"While investors appear exuberant about the prospect for Fed easing, they seem largely unaware that initial Fed easings have almost invariably been associated with U.S. recessions. They’re running toward the fire."

One of the most important warnings offered by firefighters is simple: get out early. In the face of wildfires, some homeowners get the idea of staying in their homes and riding it out. As one firefighter warned “The point is to go.” But if you don’t, it’s better to stay than to panic and run in the midst of a firestorm of smoke and embers. It’s not the fire that gets you. It’s the heat. Even before the flames reach the house, it can be fatal to stand outside trying to protect what you have (h/t John Galvin).

Similarly, our “Exit Rule for Bubbles” is straightforward: You only get out if you panic before everyone else does. You have to decide whether to look like an idiot before the crash, or look like an idiot after it.

Worse, investors often capitulate into panic selling only after their losses have become extreme. By then, it’s too late. It’s not the fire that gets them. It’s the heat. Once the warning signs are flashing, get out early. Attempting to squeeze the last bit out of a vulnerable, hypervalued market is what value investor Howard Marks describes as “getting cute.”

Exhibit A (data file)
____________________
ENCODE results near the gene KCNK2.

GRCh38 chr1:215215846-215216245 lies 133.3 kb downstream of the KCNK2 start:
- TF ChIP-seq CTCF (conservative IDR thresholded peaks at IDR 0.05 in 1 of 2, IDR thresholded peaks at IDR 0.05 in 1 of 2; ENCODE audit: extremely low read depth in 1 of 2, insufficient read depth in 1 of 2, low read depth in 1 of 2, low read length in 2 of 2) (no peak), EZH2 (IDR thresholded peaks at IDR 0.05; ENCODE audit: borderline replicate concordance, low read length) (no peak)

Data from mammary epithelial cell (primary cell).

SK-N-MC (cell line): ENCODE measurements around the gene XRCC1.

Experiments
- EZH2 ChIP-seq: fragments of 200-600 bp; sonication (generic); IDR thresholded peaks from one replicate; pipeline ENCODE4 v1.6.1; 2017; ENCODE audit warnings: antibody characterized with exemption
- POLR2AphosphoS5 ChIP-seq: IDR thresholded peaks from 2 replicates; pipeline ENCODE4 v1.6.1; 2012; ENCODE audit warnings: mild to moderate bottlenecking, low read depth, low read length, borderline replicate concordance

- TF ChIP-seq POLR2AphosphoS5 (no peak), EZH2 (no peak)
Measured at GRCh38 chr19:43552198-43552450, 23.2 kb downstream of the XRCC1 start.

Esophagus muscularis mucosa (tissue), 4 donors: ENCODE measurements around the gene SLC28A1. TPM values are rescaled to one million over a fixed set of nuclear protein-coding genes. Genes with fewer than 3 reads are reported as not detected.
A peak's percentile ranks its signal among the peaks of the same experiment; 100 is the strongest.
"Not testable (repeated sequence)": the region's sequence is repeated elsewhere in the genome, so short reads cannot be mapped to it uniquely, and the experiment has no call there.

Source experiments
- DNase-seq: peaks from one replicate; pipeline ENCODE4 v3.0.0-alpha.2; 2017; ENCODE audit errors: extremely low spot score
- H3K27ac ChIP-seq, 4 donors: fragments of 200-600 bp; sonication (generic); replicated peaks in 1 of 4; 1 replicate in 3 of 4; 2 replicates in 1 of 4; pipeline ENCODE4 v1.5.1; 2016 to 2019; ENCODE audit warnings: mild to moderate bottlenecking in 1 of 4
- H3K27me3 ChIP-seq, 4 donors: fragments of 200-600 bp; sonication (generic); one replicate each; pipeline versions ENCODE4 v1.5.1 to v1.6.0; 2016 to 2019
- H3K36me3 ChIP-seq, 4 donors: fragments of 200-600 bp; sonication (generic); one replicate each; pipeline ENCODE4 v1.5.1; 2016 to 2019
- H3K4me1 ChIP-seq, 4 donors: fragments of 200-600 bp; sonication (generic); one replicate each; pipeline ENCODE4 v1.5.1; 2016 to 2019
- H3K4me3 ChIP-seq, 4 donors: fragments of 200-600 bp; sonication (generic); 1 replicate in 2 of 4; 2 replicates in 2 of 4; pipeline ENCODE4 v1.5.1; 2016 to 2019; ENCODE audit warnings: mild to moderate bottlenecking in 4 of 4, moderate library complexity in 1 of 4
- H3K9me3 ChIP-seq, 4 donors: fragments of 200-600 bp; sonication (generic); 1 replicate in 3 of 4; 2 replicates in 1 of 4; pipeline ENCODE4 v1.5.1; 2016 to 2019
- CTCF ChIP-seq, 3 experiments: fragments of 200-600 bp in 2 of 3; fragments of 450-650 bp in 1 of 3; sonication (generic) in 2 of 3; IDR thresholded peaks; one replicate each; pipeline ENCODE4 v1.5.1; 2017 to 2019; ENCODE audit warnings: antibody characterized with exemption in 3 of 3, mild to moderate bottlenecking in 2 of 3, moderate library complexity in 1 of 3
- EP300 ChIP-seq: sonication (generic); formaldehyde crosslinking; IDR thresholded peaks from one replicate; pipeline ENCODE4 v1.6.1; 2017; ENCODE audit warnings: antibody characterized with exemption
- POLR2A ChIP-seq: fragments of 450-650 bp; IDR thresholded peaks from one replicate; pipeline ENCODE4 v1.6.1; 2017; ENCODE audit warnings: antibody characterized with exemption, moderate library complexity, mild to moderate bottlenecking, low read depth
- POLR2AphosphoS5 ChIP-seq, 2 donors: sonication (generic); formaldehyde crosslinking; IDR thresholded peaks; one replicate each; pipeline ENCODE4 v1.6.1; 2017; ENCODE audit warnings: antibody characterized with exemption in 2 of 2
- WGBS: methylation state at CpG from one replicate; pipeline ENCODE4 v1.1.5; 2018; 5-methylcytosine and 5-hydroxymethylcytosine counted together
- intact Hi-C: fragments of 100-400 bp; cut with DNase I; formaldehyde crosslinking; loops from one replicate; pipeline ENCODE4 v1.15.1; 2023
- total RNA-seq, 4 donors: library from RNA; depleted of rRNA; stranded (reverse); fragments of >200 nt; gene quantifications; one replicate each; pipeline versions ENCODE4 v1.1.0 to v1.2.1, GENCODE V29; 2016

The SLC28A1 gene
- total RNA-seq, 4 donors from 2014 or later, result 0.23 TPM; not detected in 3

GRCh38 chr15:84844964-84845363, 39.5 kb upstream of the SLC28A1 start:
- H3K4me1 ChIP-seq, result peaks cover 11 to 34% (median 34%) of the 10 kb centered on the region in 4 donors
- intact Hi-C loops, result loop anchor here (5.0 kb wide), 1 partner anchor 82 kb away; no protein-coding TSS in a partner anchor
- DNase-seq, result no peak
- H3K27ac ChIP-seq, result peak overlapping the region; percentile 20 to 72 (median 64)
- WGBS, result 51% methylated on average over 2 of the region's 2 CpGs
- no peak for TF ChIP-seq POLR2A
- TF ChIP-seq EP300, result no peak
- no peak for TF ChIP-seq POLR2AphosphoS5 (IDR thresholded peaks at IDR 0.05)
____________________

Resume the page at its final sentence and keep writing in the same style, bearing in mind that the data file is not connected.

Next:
The key is that overvaluation is not enough. Extreme overvaluation can persist for long periods of time if investors have a speculative bit in their teeth. In prior market cycles across history, an effective approach would have been to tolerate overvaluation until either a) uniformly favorable market internals gave way to dispersion and divergence, indicating that investors had shifted from a speculative mindset to a risk-averse one, or b) extreme “overvalued, overbought, overbullish” features indicated that speculation had reached a precarious limit. Once divergent internals or overextended syndromes emerged, overvaluation typically permitted steep and often immediate market losses.

Indeed, those considerations were exactly the ones that allowed us to anticipate the 2000-2002 and 2007-2009 collapses, and to shift to a constructive outlook in-between. Our value-conscious discipline was enormously effective in multiple complete market cycles into 2009.

The advancing half-cycle since 2009 has been legitimately “different” from history in one specific way. While market internals have continued to be an effective gauge of speculation even amid the Federal Reserve’s policies of quantitative easing and zero interest rates, it was detrimental, in this cycle, to act on the idea that speculation had any reliable “limit” at all. To be clear, I was wrong. As long as investors had a speculative bit in their teeth, as evidenced by uniform market internals, even the most extreme “overvalued, overbought, overbullish” syndromes had no consequence.